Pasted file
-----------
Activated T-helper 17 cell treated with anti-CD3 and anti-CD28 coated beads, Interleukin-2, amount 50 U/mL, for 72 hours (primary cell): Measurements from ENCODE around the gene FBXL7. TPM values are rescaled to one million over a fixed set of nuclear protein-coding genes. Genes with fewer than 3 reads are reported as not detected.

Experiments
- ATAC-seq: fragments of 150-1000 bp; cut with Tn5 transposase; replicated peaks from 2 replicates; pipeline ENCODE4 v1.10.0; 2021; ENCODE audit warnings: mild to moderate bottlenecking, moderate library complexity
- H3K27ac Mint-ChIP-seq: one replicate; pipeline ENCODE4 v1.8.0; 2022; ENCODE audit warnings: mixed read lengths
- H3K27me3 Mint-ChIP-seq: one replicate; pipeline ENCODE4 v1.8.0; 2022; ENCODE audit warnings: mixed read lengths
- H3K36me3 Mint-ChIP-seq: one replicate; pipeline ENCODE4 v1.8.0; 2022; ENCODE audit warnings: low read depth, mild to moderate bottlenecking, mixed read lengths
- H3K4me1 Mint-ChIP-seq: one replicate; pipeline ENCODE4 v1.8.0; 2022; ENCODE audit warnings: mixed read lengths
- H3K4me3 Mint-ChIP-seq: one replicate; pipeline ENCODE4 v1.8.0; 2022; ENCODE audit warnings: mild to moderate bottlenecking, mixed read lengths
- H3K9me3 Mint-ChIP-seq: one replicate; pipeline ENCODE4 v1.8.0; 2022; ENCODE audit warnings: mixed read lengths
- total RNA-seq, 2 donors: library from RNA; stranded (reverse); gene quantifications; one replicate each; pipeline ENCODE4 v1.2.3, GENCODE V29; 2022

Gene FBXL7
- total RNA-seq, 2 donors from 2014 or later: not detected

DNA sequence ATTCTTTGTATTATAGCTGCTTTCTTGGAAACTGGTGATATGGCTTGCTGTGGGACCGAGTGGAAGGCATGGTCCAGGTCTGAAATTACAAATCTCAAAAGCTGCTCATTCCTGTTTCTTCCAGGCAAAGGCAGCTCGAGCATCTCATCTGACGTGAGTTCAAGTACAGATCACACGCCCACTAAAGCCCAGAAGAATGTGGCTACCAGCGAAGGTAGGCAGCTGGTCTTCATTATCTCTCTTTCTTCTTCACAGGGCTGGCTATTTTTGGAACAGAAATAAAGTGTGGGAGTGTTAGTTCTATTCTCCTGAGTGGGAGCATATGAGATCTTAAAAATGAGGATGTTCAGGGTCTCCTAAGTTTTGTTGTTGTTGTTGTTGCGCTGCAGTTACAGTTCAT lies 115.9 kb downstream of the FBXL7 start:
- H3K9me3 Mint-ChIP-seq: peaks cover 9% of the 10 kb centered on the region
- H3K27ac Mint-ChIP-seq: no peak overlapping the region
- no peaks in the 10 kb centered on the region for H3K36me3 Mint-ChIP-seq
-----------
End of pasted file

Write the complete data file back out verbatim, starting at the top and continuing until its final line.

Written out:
Activated T-helper 17 cell treated with anti-CD3 and anti-CD28 coated beads, Interleukin-2, amount 50 U/mL, for 72 hours (primary cell): Measurements from ENCODE around the gene FBXL7. TPM values are rescaled to one million over a fixed set of nuclear protein-coding genes. Genes with fewer than 3 reads are reported as not detected.

Experiments
- ATAC-seq: fragments of 150-1000 bp; cut with Tn5 transposase; replicated peaks from 2 replicates; pipeline ENCODE4 v1.10.0; 2021; ENCODE audit warnings: mild to moderate bottlenecking, moderate library complexity
- H3K27ac Mint-ChIP-seq: one replicate; pipeline ENCODE4 v1.8.0; 2022; ENCODE audit warnings: mixed read lengths
- H3K27me3 Mint-ChIP-seq: one replicate; pipeline ENCODE4 v1.8.0; 2022; ENCODE audit warnings: mixed read lengths
- H3K36me3 Mint-ChIP-seq: one replicate; pipeline ENCODE4 v1.8.0; 2022; ENCODE audit warnings: low read depth, mild to moderate bottlenecking, mixed read lengths
- H3K4me1 Mint-ChIP-seq: one replicate; pipeline ENCODE4 v1.8.0; 2022; ENCODE audit warnings: mixed read lengths
- H3K4me3 Mint-ChIP-seq: one replicate; pipeline ENCODE4 v1.8.0; 2022; ENCODE audit warnings: mild to moderate bottlenecking, mixed read lengths
- H3K9me3 Mint-ChIP-seq: one replicate; pipeline ENCODE4 v1.8.0; 2022; ENCODE audit warnings: mixed read lengths
- total RNA-seq, 2 donors: library from RNA; stranded (reverse); gene quantifications; one replicate each; pipeline ENCODE4 v1.2.3, GENCODE V29; 2022

Gene FBXL7
- total RNA-seq, 2 donors from 2014 or later: not detected

DNA sequence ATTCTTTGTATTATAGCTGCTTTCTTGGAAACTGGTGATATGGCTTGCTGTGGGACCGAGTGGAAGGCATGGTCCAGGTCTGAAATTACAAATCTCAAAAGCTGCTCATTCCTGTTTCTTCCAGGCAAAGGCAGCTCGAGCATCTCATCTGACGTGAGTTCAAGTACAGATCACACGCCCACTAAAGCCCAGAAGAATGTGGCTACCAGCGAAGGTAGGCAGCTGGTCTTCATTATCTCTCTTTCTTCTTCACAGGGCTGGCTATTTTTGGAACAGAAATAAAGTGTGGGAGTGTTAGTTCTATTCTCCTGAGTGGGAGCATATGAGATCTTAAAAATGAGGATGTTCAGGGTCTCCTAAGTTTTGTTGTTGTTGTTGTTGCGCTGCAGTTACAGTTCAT lies 115.9 kb downstream of the FBXL7 start:
- H3K9me3 Mint-ChIP-seq: peaks cover 9% of the 10 kb centered on the region
- H3K27ac Mint-ChIP-seq: no peak overlapping the region
- no peaks in the 10 kb centered on the region for H3K36me3 Mint-ChIP-seq